Georgia Law Enforcement Updates Implied Consent Policies

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Most people are aware that, over the last year, Georgia has had a lot of changes when it comes to DUI laws like updates to implied consent policies. Up until recently, if someone refused to take a breathalyzer test, their refusal could be used against them in court. So, the prosecutor could try to prove they were guilty by pointing out that, had they been sober, they would’ve taken the test.

After recent changes to Georgia DUI law, this was no longer the case. The prosecutor could no longer use your refusal to take the breathalyzer against you. It has gotten to the point where cops don’t see the point in asking anyone to take the test. If they’re just going to refuse, why bother?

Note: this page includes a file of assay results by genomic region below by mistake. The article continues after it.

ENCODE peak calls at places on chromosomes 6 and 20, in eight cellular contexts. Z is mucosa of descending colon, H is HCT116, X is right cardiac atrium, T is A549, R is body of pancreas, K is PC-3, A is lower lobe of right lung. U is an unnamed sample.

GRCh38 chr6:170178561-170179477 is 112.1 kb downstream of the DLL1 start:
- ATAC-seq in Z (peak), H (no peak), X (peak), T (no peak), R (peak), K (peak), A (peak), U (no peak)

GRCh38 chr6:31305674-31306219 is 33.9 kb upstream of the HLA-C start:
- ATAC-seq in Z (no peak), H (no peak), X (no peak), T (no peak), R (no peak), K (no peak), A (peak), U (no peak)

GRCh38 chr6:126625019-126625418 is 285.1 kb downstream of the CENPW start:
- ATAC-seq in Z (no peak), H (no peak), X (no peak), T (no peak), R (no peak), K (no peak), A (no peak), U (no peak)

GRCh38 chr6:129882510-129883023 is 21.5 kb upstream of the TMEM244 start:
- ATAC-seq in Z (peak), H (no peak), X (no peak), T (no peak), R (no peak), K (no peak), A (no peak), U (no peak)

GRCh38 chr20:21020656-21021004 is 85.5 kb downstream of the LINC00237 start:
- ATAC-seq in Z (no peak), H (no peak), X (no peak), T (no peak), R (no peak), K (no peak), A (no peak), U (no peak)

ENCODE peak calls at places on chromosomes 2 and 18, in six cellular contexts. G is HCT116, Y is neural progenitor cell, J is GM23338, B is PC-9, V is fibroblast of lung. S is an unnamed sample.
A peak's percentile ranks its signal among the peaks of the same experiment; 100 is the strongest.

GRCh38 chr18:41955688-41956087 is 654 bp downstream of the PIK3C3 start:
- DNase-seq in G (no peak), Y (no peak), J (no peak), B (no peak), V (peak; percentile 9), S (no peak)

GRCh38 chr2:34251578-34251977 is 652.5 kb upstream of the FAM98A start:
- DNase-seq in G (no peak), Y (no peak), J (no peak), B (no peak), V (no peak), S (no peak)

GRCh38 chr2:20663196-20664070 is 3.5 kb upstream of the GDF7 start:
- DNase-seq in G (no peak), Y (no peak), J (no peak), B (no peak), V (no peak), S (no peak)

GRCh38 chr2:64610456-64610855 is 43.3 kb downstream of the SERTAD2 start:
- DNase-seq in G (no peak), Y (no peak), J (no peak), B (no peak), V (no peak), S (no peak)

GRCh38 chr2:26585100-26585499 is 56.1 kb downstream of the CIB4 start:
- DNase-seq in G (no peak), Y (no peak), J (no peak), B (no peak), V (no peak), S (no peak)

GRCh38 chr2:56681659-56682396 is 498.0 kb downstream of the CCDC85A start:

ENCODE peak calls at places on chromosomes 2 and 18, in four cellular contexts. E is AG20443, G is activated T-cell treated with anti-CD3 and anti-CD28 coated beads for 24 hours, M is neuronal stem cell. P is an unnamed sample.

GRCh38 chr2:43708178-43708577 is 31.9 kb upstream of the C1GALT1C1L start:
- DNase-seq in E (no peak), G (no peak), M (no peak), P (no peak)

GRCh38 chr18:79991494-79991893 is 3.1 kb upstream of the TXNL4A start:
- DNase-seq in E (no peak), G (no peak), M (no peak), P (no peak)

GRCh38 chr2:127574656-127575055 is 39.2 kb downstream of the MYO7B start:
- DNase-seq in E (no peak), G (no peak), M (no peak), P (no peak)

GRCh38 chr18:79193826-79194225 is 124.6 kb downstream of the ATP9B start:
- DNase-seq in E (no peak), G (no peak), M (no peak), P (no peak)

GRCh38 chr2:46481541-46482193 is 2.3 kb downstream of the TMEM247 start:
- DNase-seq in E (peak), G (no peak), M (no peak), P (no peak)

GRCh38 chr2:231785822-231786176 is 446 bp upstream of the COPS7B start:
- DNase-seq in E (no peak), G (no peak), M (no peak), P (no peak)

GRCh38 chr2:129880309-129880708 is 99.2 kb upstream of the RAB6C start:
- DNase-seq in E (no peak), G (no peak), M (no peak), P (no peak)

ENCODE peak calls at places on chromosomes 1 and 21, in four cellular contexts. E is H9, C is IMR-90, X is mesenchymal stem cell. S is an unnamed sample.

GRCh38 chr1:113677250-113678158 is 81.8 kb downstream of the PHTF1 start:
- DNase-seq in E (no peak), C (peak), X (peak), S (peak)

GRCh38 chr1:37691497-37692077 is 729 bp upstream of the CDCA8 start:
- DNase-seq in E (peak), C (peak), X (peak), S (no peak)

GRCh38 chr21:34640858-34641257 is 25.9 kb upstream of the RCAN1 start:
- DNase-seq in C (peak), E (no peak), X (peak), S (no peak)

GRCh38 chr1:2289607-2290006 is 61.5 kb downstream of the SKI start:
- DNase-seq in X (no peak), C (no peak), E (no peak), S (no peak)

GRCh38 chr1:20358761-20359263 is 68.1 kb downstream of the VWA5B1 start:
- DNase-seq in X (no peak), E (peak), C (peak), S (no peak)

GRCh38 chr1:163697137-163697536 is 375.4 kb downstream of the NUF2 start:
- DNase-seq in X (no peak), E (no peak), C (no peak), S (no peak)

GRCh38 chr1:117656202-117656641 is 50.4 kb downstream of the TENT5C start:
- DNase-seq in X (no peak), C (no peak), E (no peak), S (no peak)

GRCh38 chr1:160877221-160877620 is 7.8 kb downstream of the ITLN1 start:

What this means is that cops are starting to move to another method to test your blood alcohol level. They can ask you to take a blood test. You have the choice to refuse or consent to the test. A lot of people thought that the same rule about refusing a breathalyzer test would apply to blood tests. This is not the case.

The court clarified in a recent Supreme Court case that refusing to take a blood test can be used against you in court. They reasoned that blowing into a tube is a verbal act, similar to testifying against yourself. This is not allowed under the Fifth Amendment. However, taking a blood test is a passive act and agreeing to take one is not considered self-incrimination.

Cops are starting to get frustrated when they pull over drunk drivers. What they are starting to do is requesting a warrant to draw blood as soon as they pull a driver over. If you find yourself the suspect in a DUI case, contact our office immediately.

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